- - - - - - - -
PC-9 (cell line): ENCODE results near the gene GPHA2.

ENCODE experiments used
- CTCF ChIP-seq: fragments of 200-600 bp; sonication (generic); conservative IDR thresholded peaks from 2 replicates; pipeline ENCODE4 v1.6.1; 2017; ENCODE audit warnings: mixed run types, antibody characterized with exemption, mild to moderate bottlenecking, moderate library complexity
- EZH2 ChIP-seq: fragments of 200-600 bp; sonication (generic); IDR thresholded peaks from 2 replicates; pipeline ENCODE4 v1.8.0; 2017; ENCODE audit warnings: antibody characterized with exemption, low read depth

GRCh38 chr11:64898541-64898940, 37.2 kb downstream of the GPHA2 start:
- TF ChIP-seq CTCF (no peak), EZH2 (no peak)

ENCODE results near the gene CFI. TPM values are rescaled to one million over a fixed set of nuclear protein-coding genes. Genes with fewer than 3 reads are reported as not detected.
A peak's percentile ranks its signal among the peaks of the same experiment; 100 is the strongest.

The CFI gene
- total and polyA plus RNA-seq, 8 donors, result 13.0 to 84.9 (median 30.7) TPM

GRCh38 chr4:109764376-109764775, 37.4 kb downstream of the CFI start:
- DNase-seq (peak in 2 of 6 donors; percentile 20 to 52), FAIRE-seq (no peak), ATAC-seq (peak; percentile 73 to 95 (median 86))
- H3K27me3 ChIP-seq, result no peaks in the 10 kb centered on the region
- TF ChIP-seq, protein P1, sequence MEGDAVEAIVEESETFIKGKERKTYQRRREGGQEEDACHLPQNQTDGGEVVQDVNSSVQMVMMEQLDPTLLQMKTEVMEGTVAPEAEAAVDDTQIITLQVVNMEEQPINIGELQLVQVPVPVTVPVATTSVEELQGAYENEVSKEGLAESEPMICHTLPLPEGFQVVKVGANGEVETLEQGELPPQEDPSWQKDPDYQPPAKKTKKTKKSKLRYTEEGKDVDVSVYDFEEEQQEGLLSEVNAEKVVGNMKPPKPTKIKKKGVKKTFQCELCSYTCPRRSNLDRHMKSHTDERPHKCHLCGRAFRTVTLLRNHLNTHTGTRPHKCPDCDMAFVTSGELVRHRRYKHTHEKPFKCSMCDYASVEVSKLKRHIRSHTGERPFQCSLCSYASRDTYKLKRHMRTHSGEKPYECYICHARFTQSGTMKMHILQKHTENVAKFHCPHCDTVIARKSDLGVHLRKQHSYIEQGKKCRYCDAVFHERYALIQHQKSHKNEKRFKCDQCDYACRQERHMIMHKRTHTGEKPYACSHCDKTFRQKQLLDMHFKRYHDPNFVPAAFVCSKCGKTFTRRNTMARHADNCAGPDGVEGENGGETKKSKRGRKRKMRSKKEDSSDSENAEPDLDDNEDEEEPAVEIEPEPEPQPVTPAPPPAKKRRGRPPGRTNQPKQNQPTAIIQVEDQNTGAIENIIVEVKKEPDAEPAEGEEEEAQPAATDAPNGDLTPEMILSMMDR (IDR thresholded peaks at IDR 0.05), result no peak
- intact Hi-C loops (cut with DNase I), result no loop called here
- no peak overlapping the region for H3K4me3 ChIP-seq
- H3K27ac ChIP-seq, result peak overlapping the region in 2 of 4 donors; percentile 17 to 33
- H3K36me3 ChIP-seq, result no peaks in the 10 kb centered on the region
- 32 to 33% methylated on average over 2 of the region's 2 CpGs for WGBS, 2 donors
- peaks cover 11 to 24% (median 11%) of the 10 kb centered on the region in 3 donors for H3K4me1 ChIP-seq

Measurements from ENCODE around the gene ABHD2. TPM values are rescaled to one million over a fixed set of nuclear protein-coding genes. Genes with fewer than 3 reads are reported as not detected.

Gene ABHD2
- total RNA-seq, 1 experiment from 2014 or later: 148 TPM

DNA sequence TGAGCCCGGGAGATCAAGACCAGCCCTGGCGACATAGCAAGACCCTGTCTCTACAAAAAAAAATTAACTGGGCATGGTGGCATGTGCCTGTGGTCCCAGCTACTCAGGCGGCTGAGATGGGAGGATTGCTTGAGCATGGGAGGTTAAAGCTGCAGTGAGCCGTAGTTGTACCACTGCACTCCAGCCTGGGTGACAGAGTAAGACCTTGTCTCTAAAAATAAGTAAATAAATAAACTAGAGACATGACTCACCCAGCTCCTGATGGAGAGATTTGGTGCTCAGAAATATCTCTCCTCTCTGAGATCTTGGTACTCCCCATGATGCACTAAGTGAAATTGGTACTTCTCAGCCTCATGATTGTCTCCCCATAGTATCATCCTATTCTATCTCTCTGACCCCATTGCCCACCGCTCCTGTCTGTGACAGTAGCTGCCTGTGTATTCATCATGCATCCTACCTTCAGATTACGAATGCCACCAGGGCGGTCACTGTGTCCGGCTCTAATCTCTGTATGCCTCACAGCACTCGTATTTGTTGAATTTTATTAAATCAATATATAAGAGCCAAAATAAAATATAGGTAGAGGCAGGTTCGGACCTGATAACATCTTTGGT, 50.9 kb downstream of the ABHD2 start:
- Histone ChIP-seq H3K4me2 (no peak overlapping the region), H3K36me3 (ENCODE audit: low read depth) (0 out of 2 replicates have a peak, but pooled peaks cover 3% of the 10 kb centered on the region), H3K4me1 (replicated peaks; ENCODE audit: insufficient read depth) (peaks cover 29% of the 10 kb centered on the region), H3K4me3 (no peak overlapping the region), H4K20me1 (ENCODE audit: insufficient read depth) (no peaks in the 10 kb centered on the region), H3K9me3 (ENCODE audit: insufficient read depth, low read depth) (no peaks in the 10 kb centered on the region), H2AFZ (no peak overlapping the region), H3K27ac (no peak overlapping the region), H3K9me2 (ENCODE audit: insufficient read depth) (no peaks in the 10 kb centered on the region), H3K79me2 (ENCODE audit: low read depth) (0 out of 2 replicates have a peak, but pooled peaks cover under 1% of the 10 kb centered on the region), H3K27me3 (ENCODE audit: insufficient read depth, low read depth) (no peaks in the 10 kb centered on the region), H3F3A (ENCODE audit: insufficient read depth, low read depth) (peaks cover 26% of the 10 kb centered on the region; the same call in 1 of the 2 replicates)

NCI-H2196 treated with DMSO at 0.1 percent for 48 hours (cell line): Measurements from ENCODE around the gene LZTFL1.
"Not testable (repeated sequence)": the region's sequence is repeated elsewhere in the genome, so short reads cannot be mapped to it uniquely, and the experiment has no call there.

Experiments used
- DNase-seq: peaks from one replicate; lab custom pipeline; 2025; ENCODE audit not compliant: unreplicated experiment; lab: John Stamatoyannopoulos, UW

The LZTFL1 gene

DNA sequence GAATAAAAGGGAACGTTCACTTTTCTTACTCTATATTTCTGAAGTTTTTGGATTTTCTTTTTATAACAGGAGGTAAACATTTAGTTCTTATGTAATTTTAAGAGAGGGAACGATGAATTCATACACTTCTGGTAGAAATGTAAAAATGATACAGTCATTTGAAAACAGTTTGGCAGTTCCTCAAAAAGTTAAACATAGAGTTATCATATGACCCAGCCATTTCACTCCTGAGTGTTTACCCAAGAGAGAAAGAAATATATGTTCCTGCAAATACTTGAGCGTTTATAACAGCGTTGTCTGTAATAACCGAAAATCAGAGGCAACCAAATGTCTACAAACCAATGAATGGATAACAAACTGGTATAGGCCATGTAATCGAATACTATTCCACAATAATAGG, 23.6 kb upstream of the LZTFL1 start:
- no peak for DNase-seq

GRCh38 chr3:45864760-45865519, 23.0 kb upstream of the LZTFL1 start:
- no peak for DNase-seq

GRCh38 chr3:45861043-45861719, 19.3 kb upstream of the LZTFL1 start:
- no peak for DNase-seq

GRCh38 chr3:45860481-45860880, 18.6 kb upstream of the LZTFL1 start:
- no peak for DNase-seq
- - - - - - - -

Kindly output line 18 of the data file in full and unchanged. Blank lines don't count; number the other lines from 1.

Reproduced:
- H3K36me3 ChIP-seq, result no peaks in the 10 kb centered on the region